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Abdallah ibn al-Mu'tazz

Abdallah ibn al-Mu'tazz (861 – 908) (Arabic: عبد الله بن المعتز‎ / ALA-LC: ‘Abd Allāh bin al-Mu‘utaz) was persuaded to assume the role of caliph of the Abbasid dynasty following the premature death of al-Muktafi. He succeeded in ruling for a single day and a single night, before he was forced into hiding, found, and then strangled in a palace intrigue that brought al-Muqtadir, then thirteen years old, to the throne. Ibn al-Mu'tazz is best known, not as a political figure, but as a leading Arabic poet and the author of the Kitab al-Badi, an early study of Arabic forms of poetry. This is considered one of the earliest works in Arabic literary theory and literary criticism.[1]

Born in Samarra into a privileged family, as the great-great-grandson of Harun al-Rashid, Ibn al-Mu'tazz had a tragic childhood in the Byzantine intrigues of the Abbasid caliphate. His grandfather, the caliph al-Mutawakkil, was assassinated when Ibn al-Mu'tazz was only six weeks old, and eight years later his father, Caliph al-Mu'tazz was also murdered. The boy was spared the purge of the palace by fleeing to Mecca with his grandmother.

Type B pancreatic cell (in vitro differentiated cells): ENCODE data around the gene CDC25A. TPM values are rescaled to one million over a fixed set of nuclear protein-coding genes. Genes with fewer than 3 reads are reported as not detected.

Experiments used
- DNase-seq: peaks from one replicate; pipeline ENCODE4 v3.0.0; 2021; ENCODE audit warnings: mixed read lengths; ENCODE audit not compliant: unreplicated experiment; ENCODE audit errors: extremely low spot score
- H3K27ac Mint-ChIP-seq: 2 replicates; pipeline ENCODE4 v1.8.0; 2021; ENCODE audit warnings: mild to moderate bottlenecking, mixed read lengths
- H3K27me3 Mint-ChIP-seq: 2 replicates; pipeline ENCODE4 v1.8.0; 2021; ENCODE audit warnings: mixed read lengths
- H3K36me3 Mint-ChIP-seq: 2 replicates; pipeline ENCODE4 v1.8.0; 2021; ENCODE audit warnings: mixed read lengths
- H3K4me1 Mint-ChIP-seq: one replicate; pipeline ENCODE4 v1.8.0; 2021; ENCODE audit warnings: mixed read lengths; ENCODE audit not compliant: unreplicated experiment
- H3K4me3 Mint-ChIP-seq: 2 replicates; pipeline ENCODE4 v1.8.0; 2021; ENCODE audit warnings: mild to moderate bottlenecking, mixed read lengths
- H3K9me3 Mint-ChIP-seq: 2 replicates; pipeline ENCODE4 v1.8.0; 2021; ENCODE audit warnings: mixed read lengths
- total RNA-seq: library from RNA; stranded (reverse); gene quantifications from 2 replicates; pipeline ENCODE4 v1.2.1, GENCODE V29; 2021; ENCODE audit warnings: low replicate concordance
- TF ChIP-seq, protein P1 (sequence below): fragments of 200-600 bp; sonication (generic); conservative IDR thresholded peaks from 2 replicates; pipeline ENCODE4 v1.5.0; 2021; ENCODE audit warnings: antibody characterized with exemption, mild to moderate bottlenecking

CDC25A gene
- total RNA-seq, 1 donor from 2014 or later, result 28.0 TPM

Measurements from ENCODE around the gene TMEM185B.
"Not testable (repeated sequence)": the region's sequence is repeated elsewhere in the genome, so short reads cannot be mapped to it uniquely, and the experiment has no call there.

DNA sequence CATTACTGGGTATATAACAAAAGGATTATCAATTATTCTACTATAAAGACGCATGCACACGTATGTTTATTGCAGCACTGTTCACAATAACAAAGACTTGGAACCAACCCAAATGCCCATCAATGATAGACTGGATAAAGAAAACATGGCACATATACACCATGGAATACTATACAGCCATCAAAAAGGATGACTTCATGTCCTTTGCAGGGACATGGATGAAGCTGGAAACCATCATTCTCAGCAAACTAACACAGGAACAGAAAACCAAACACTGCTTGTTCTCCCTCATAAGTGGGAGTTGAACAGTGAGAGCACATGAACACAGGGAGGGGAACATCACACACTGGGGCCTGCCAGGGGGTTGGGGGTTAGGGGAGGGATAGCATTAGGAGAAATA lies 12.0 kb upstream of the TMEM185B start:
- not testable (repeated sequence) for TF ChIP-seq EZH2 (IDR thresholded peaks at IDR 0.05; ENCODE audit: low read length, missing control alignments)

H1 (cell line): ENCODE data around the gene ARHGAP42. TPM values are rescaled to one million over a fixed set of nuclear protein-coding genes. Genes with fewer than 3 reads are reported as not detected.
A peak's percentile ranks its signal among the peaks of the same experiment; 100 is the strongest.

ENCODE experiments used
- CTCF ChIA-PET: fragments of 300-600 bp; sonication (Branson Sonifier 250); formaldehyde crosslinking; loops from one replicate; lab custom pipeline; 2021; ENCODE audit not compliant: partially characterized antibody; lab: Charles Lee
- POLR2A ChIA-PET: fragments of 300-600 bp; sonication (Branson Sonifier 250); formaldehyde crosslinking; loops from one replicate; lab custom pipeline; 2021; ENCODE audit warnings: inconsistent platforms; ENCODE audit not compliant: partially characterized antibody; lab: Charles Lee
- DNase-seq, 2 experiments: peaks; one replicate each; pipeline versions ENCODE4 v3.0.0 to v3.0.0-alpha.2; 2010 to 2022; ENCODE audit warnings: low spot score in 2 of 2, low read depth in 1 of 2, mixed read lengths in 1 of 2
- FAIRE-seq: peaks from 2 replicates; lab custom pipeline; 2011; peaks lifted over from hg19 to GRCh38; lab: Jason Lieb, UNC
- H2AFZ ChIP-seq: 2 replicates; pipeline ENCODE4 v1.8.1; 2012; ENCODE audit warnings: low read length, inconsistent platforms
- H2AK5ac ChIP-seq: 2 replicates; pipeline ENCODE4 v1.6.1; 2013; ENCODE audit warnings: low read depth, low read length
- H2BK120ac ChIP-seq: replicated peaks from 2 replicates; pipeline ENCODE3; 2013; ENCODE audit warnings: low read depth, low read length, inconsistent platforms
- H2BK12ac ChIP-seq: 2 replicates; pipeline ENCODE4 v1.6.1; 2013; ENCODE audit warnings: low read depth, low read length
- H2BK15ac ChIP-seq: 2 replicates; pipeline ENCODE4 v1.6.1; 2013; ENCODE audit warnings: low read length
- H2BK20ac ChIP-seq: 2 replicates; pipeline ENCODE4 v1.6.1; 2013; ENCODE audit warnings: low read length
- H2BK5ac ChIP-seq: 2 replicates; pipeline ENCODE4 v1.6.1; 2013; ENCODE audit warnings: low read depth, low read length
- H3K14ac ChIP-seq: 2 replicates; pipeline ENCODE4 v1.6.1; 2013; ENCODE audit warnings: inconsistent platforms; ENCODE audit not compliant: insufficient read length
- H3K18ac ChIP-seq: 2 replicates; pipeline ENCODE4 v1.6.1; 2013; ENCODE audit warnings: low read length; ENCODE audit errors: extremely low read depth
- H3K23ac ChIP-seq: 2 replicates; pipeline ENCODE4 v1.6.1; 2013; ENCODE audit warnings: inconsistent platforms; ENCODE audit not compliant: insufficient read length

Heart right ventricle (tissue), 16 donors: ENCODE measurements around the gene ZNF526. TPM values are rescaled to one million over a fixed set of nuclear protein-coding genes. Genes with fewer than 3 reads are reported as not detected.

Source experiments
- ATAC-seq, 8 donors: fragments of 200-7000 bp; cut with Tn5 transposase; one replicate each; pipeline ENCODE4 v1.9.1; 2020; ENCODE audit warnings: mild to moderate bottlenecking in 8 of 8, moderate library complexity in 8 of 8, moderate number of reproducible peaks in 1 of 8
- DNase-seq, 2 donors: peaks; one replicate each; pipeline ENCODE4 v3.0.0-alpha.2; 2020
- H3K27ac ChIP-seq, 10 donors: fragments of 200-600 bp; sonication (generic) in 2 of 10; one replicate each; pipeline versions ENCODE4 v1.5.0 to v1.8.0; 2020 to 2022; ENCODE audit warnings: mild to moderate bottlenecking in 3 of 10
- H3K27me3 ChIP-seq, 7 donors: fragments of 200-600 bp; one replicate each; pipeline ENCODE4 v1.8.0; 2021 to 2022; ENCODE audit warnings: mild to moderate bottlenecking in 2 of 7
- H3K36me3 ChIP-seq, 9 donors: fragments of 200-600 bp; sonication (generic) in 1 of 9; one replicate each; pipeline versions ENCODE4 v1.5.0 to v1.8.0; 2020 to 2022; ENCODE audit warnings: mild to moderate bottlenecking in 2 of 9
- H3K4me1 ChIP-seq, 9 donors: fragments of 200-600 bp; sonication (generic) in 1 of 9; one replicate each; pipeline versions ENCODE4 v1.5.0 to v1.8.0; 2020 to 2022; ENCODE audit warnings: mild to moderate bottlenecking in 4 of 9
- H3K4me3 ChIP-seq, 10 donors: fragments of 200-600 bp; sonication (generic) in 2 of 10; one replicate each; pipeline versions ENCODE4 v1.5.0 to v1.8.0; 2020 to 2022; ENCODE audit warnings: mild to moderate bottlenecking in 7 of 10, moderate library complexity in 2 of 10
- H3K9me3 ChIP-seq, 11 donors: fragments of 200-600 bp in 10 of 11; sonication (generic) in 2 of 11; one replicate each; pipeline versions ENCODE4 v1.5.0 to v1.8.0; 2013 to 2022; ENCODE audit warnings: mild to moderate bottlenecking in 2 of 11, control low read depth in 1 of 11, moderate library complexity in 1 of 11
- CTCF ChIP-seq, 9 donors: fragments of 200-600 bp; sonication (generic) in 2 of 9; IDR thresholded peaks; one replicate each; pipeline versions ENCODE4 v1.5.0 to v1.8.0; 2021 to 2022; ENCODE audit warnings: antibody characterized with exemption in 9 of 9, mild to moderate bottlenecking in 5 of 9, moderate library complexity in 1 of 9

Upon returning to Baghdad soon after, he distanced himself from politics and lived the hedonistic life of a young prince. It was during this time that he wrote his poetry, devoted to the pleasures with which he was so familiar. His Kitab al-Badi, which was also composed at this time, laid the groundwork for future studies of poetry by Arabic scholars.

Despite his reluctance, Ibn al-Mu'tazz was persuaded to assume the caliphate following the death of his cousin al-Muktafi. It was hoped that he would put an end to the intrigues that had plagued the dynasty for decades. The Vizier, however, favoured another descendant of al-Mu'tazz to assume the throne. Ibn al-Mu'tazz was forced from the palace in Baghdad and strangled. Almost prophetically, he had once written as a poet:

A wonderful night, but so short
I brought it to life, then strangled it.

And another:

Abandon sins, big and small – that is Tawqa (خل الذنوب صغيرهاو كبيرها ذاك التقى)
And be like the one who walks on a thorny path, he is cautious of what he sees (و اصنع كماش فوق أرض الشوك يحذر ما يرى)
Do not belittle the small sins; truly mountains are made from pebbles (لا تحقرن صغيرةً إن الجبال من الحصى)


  1. ^ van Gelder, G. J. H. (1982), Beyond the Line: Classical Arabic Literary Critics on the Coherence and Unity of the Poem,  

Further reading

  • G.B.H. Wightman and A.Y. al-Udhari, Birds through a Ceiling of Alabaster: Three Abbasid Poets, Penguin Books, 1975 (ISBN 0-14-044305-3).
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